I think that aside from its ridiculous conspiracy theories, "Fahrenheit 9/11" is vaguely fascistic in its imagery and veneration of the volk, vilely racist towards black Americans, Saudis and Iraqis (who are seen either wailing or flashing Kalashnikovs), and displays an appalling ignorance of basic facts about international affairs. (Iran, for instance, somehow goes unmentioned throughout the film, and Moore seems to think that Afghanistan is an Arab, Middle Eastern state.)

It also angered me because Moore passed up so many strong arguments in favor of cheap ones. He mocks the "coalition of the willing," for instance, in a funny scene, but doesn't mention that Britain, Spain, Italy and Australia were part of it. Mightn't he have done better by pointing out that those governments supported the invasion over the objections of their own people, and then drawing a parallel to our own country?

More important by far than these objections, though, I think that for its unmediated footage of war- particularly the night raid on an Iraqi home- this movie should be required viewing for every American who supports the war. Honest supporters of the war have to explain how it is worth its human consequences, and Moore is practically alone in presenting them. That night-raid footage goes as far towards explaining popular support for the insurgency as anything could.
07.4.2004 | Tim Marchman
I strongly agree with Mr. Marchman about the "coalition of the willing" scene. It was blatantly deceptive for Mr. Moore to avoid mentioning our biggest and most powerful coalition allies. Yes, Britain, Spain, Australia, and Italy deserve mention, and so does Poland. The Poles ended up looking after a wide swath of Iraq, more than a few of our more famous allies could lay claim to. You can't tell me Mr. Moore just forgot to mention those countries--that was deception pure and simple.
07.4.2004 | Matt Luby
If Moore had mentioned Poland it would have been to show someone eating kielbasa.
07.4.2004 | Tim Marchman
That seems about right, he sure did enjoy mocking the respective national cultures of the countries he did mention. I think this goes along with his contemptuous attitude toward African Americans, Saudis, and Iraqis that you mentioned earlier. Maybe his racist tendencies bring him closer the common man he so loves.
07.4.2004 | Matt Luby
Sorry if I'm a bit late to this particular party, but I've only just stumbled onto your generally excellent website.

If one concedes that the right sometimes engages in deceit, guilt by innuendo, and even outright lying, I fail to see how this excuses the many instances of deceit, guilt by innuendo, and yes, outright lying that permeate Moore's latest propaganda piece.

David Walley wrote: "I suppose Moore wants you to think about the big underlying issues, but he never really concretely and unequivocally spells them out, rather he dances around them, like the holy fool he wants us to think he is, the leader of Moore?s Utopia. All I do know is that we?re really in for it if GWB steals this election?"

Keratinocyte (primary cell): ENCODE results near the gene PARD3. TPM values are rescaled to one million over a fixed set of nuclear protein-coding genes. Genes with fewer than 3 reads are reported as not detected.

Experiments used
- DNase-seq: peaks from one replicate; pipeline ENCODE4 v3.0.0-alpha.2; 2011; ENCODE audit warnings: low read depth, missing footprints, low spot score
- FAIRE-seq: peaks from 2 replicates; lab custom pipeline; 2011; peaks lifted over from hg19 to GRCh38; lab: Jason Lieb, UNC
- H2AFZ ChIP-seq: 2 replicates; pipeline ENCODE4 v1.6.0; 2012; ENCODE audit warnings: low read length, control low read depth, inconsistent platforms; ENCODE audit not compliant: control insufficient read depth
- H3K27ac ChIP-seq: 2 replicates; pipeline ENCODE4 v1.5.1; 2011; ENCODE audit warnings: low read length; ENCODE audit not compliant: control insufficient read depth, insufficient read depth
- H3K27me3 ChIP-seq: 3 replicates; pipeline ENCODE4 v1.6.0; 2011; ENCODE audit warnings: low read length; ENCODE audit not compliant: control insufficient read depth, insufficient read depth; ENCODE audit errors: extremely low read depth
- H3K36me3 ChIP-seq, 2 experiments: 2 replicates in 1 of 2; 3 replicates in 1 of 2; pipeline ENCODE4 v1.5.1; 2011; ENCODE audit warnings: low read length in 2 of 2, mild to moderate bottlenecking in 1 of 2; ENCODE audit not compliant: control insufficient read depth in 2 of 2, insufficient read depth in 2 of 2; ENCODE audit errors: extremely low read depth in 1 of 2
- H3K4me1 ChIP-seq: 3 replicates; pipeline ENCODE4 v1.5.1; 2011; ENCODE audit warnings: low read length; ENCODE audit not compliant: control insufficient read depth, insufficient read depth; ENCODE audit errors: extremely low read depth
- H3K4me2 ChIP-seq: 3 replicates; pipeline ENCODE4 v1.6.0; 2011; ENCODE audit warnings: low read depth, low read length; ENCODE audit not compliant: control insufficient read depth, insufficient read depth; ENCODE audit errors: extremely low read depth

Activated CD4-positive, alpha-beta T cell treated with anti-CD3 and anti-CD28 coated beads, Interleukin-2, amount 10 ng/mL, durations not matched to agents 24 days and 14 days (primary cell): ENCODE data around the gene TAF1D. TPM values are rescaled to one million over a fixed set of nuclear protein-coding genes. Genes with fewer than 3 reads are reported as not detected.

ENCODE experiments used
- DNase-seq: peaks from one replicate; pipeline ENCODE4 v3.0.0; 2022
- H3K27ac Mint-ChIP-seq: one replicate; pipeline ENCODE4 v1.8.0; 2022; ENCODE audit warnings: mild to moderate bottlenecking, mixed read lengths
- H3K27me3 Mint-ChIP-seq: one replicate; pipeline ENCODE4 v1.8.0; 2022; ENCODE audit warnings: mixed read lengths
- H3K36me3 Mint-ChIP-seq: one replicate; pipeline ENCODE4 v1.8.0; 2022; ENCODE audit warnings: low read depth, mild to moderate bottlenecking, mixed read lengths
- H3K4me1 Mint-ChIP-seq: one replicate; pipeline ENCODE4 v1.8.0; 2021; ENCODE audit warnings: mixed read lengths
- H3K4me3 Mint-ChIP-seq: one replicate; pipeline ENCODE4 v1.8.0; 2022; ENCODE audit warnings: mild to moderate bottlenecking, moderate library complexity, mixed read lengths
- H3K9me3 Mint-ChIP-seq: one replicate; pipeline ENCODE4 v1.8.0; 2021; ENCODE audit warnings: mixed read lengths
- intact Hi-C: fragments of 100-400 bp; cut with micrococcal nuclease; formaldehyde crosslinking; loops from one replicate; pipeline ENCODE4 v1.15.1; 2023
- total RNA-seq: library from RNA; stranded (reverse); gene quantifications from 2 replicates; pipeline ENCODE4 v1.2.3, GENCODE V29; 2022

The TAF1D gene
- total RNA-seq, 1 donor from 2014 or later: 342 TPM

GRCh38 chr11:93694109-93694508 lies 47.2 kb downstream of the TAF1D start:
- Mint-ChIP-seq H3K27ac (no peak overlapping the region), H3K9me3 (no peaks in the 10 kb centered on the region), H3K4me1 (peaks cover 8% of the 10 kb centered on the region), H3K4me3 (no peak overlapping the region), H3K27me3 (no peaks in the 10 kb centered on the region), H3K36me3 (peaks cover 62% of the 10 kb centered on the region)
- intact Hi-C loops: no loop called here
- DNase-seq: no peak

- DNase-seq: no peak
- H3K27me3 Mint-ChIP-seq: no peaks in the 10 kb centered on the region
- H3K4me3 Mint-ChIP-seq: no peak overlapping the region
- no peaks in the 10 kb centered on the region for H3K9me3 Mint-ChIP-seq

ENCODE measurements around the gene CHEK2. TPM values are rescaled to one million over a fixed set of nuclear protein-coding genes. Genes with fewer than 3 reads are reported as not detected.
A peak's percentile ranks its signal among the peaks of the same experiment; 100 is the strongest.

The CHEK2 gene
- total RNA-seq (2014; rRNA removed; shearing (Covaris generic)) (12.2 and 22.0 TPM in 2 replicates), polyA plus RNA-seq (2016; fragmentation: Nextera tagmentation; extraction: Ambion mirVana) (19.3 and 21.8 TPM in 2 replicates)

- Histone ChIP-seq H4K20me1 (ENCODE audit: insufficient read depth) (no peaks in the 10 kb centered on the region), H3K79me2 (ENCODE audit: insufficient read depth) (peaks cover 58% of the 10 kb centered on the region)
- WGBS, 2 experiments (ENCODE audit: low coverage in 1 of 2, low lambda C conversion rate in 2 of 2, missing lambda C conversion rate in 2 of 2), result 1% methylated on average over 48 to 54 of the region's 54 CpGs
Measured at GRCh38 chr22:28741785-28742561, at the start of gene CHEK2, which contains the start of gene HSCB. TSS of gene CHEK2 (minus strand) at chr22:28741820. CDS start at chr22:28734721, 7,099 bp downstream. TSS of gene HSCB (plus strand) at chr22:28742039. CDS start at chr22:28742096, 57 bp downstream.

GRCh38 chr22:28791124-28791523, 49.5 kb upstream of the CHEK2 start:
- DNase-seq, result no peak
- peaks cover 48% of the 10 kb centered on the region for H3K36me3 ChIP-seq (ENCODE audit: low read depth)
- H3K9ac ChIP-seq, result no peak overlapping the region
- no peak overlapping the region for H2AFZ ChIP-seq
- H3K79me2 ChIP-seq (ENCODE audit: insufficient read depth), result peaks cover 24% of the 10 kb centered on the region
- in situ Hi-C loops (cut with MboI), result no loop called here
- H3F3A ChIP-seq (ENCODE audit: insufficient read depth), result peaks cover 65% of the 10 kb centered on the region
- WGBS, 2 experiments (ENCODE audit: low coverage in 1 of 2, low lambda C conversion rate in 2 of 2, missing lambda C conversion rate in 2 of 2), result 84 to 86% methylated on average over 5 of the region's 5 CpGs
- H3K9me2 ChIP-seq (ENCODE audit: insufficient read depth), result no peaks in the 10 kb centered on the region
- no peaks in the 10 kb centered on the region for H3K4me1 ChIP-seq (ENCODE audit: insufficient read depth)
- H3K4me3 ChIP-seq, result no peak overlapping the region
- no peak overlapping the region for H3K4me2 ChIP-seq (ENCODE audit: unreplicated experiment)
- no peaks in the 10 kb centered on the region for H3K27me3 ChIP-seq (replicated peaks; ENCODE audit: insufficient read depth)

There's a good reason for this confusion. Moore continually flirts with some of the most shocking, pernicious accusations and then, just before another person with the courage of his convictions would drive home his point, Moore instead coyly bats his eyelashes and moves on to the next target of his paranoid fantasies. It's quite obvious to anyone with a modicum of critical thinking ability (and not blinded by a predisposition to adopt his peculiar weltenschauung) that there's simply no "there" there.

The simple fact is, Moore can only conjecture and insinuate and nudge, he can't actually prove a damn thing. It's the filmmaker who has no clothes.

Fahrenheit 911 is the 21st-century equivalent of those "Bill Clinton murdered Vince Foster" videos of the '90s. The differences are: 1) the Vince Foster video makers never made the covers of Time and Newsweek, nor were they featured on 60 Minutes, David Letterman, the Today Show, and Entertainment Tonight (yeah, the mainstream media sure wants to silence this guy); and 2) the Republican Party never embraced the Vince Foster videos the way that John Kerry, Terry McAuliffe, Tom Daschle, Nancy Pelosi, and other leaders of the Democratic Party have embraced Michael Moore's propaganda.

"Duty-shirking, incompetent, greedy, deceitful, glutton, anti-American":

Did anybody else find it ironic that these insults were liberally sprinkled throughout Mr. Steinhardt's comments immediately following Mr. Walley's eloquent lamentation of the schoolyard-ization of our present-day political discourse?

Mr. Steinhardt again: "I found it bizarre that the press failed, ever, to speculate on the object of these [anthrax] attacks."

And I find it immensely refreshing (if depressingly rare) each time that the media actually reports the facts without speculating or editorializing or otherwise telling us what we're supposed to think about them.

Some say you need to fight fire with fire. Only trouble is, it never works. The fire just keeps getting hotter, until you both end up engulfed in flames.
07.12.2004 | Andrew Lee